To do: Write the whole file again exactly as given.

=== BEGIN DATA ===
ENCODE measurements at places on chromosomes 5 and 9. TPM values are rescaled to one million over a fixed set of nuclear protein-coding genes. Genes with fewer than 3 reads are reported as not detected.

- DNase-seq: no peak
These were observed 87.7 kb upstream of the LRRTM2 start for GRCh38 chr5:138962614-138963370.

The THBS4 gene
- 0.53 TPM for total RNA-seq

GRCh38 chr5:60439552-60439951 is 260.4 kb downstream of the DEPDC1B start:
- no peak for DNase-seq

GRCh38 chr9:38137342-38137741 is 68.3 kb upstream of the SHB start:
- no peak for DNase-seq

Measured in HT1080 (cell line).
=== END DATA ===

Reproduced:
ENCODE measurements at places on chromosomes 5 and 9. TPM values are rescaled to one million over a fixed set of nuclear protein-coding genes. Genes with fewer than 3 reads are reported as not detected.

- DNase-seq: no peak
These were observed 87.7 kb upstream of the LRRTM2 start for GRCh38 chr5:138962614-138963370.

The THBS4 gene
- 0.53 TPM for total RNA-seq

GRCh38 chr5:60439552-60439951 is 260.4 kb downstream of the DEPDC1B start:
- no peak for DNase-seq

GRCh38 chr9:38137342-38137741 is 68.3 kb upstream of the SHB start:
- no peak for DNase-seq

Measured in HT1080 (cell line).